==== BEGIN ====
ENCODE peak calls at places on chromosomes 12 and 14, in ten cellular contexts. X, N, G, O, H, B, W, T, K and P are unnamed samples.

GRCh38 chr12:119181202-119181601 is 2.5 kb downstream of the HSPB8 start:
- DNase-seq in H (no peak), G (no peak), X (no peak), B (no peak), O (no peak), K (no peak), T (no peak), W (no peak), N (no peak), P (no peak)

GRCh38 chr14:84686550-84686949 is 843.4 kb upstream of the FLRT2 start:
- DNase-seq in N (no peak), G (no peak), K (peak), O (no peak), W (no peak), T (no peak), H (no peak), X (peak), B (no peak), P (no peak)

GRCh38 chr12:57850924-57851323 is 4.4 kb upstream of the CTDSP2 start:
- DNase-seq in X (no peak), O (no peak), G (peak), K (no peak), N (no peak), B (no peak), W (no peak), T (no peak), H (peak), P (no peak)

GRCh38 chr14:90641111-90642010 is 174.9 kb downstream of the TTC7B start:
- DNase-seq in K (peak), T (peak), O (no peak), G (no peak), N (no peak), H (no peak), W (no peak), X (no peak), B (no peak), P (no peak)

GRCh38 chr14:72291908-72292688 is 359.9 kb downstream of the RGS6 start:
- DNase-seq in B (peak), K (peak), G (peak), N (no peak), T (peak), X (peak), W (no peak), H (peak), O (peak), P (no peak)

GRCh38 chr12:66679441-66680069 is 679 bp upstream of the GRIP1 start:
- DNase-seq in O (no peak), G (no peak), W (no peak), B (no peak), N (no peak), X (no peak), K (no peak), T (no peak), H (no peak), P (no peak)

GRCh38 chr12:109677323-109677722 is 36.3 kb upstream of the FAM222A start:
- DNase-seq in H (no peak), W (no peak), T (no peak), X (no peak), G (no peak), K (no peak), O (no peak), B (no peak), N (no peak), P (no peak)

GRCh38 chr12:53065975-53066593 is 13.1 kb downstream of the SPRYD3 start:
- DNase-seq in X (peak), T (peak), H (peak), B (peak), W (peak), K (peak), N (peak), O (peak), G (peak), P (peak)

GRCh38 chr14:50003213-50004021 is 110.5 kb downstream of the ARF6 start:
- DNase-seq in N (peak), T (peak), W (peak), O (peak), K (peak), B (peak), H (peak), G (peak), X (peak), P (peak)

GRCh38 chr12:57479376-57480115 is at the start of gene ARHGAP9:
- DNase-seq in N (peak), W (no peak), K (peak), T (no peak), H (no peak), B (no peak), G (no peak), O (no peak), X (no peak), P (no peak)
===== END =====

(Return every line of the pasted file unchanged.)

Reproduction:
ENCODE peak calls at places on chromosomes 12 and 14, in ten cellular contexts. X, N, G, O, H, B, W, T, K and P are unnamed samples.

GRCh38 chr12:119181202-119181601 is 2.5 kb downstream of the HSPB8 start:
- DNase-seq in H (no peak), G (no peak), X (no peak), B (no peak), O (no peak), K (no peak), T (no peak), W (no peak), N (no peak), P (no peak)

GRCh38 chr14:84686550-84686949 is 843.4 kb upstream of the FLRT2 start:
- DNase-seq in N (no peak), G (no peak), K (peak), O (no peak), W (no peak), T (no peak), H (no peak), X (peak), B (no peak), P (no peak)

GRCh38 chr12:57850924-57851323 is 4.4 kb upstream of the CTDSP2 start:
- DNase-seq in X (no peak), O (no peak), G (peak), K (no peak), N (no peak), B (no peak), W (no peak), T (no peak), H (peak), P (no peak)

GRCh38 chr14:90641111-90642010 is 174.9 kb downstream of the TTC7B start:
- DNase-seq in K (peak), T (peak), O (no peak), G (no peak), N (no peak), H (no peak), W (no peak), X (no peak), B (no peak), P (no peak)

GRCh38 chr14:72291908-72292688 is 359.9 kb downstream of the RGS6 start:
- DNase-seq in B (peak), K (peak), G (peak), N (no peak), T (peak), X (peak), W (no peak), H (peak), O (peak), P (no peak)

GRCh38 chr12:66679441-66680069 is 679 bp upstream of the GRIP1 start:
- DNase-seq in O (no peak), G (no peak), W (no peak), B (no peak), N (no peak), X (no peak), K (no peak), T (no peak), H (no peak), P (no peak)

GRCh38 chr12:109677323-109677722 is 36.3 kb upstream of the FAM222A start:
- DNase-seq in H (no peak), W (no peak), T (no peak), X (no peak), G (no peak), K (no peak), O (no peak), B (no peak), N (no peak), P (no peak)

GRCh38 chr12:53065975-53066593 is 13.1 kb downstream of the SPRYD3 start:
- DNase-seq in X (peak), T (peak), H (peak), B (peak), W (peak), K (peak), N (peak), O (peak), G (peak), P (peak)

GRCh38 chr14:50003213-50004021 is 110.5 kb downstream of the ARF6 start:
- DNase-seq in N (peak), T (peak), W (peak), O (peak), K (peak), B (peak), H (peak), G (peak), X (peak), P (peak)

GRCh38 chr12:57479376-57480115 is at the start of gene ARHGAP9:
- DNase-seq in N (peak), W (no peak), K (peak), T (no peak), H (no peak), B (no peak), G (no peak), O (no peak), X (no peak), P (no peak)